With a few inches of snow on the ground—and more in the forecast today—St. Louis Park residents are looking at something that has become an uncommon task this winter—shoveling sidewalks.
But if it were up to Ward 1 councilwoman Sue Sanger, more of the load would fall on the city.
St. Louis Park has 110.6 miles of sidewalk, of which 62.7 miles—or 57 percent—are “neighborhood” sidewalks that must be shoveled by adjacent property owners or property managers. The remaining sidewalks are dubbed “community” sidewalks. City staffers plow these busier walkways, such as the ones that run along Louisiana Avenue.
Sanger said the sidewalk designation is “arbitrary,” and she's called for all St. Louis Park sidewalks to be handled by the city.
“A number of other communities plow (for everyone),” she said. “(A St. Louis Park resident might say), ‘Why are my taxes paying for (my neighbor’s) sidewalks to get plowed and not mine?’”
In nearby Edina, Golden Valley and Plymouth, all snow removal on local sidewalks is handled by the respective cities. Sanger said such a system helps ensure that sidewalks are maintained to a consistent level—and helps residents get around.
But other council members have balked at her idea, particularly because of the extra price: City staff estimate the extra plowing would require six new workers, six new plows, and cost $465,000 more per year. The city currently spends about $75,000 per year to take care of its share of sidewalk snow removal.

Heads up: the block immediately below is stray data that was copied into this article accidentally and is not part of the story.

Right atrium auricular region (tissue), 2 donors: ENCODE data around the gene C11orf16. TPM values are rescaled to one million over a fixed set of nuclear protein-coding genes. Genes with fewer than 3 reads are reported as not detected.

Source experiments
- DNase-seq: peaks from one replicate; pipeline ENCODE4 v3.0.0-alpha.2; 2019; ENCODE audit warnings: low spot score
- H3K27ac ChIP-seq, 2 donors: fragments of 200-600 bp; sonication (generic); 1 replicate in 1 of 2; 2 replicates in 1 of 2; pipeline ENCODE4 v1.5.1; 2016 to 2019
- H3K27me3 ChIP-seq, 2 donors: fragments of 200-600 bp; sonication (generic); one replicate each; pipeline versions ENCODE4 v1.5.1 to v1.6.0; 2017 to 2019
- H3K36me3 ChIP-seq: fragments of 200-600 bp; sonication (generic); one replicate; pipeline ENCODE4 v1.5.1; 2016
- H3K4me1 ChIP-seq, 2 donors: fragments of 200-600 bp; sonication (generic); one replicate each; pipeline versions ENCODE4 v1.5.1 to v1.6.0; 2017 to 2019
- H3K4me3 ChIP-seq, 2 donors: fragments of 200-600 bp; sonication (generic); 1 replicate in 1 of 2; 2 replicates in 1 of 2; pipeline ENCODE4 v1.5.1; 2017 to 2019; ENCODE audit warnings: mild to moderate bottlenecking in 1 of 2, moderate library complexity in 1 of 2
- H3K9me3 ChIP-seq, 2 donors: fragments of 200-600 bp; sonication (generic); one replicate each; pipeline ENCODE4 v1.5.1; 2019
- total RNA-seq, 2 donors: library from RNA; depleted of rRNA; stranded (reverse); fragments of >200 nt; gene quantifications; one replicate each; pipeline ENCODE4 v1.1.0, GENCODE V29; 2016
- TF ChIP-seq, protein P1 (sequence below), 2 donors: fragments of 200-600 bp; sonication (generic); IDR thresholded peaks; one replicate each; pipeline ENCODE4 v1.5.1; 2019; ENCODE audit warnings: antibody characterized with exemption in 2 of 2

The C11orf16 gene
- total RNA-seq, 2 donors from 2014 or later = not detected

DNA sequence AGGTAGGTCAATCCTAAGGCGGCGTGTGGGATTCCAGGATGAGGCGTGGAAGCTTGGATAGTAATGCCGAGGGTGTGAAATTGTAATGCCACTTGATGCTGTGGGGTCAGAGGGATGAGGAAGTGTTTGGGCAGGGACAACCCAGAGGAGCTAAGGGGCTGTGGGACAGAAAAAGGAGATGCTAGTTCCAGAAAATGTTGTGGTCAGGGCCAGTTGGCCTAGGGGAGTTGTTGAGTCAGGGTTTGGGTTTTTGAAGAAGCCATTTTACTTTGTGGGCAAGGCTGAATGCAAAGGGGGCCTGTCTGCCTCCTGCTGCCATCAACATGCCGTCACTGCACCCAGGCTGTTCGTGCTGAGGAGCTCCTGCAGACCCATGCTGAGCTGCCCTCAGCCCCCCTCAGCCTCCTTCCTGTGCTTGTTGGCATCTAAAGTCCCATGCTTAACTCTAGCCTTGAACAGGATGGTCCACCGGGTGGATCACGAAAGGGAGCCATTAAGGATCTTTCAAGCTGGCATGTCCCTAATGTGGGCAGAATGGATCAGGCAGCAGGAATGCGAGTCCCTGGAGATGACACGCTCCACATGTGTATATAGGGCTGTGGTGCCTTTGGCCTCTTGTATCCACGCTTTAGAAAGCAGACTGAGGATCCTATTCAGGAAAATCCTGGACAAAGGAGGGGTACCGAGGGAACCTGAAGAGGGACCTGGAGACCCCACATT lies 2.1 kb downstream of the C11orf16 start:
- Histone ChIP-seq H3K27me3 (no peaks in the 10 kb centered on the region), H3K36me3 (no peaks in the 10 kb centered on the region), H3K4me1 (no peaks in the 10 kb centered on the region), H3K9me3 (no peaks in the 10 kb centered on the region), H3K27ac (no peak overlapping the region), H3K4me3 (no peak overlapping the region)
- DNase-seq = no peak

Councilwoman Anne Mavity doesn't agree with what she called "sweeping aside the system in place." She would rather see more concrete definitions for “neighborhood” and “community” sidewalks. She also stressed enforcement of shoveling requirements.
“I have never heard a demand for shoveling everyone’s sidewalks,” Mavity said. “It would seem we’d get more flack for spending tax dollars that way."
While Ward 3 councilwoman Sue Santa agreed that more rigid definitions would be good in delineating the two types of sidewalks, she said nobody in her ward has expressed confusion about the current system. Councilman Jake Spano said he sees neighborhood shoveling as an opportunity for “neighbors to help each other out,” particularly when it comes to making sure elderly residents can get around.
Sanger said relying on residents to shovel for each other is a “nostalgic, small town idea” that isn't realistic. Despite Sanger’s insistence, the idea of the city taking on plowing duties for all local sidewalks doesn’t seem to be going anywhere at this time, as it doesn’t have enough council support.
“I think the system in place has been working,” councilwoman Mavity said.
This look at nearby cities reveals it's not uncommon for cities to clear sidewalks:City Sidewalks maintained by city (in miles) Sidewalks maintained by residents (in miles) St. Louis Park 47.9 62.7 Bloomington 300 - Crystal 24.5 2 Edina 25 - Golden Valley 44 - Hopkins 2.5 19.5 Minnetonka 26.5 - New Hope 28.5 - Plymouth 70 - Richfield 41.5 - Robbinsdale - All (number not specified)
Source: City of St. Louis Park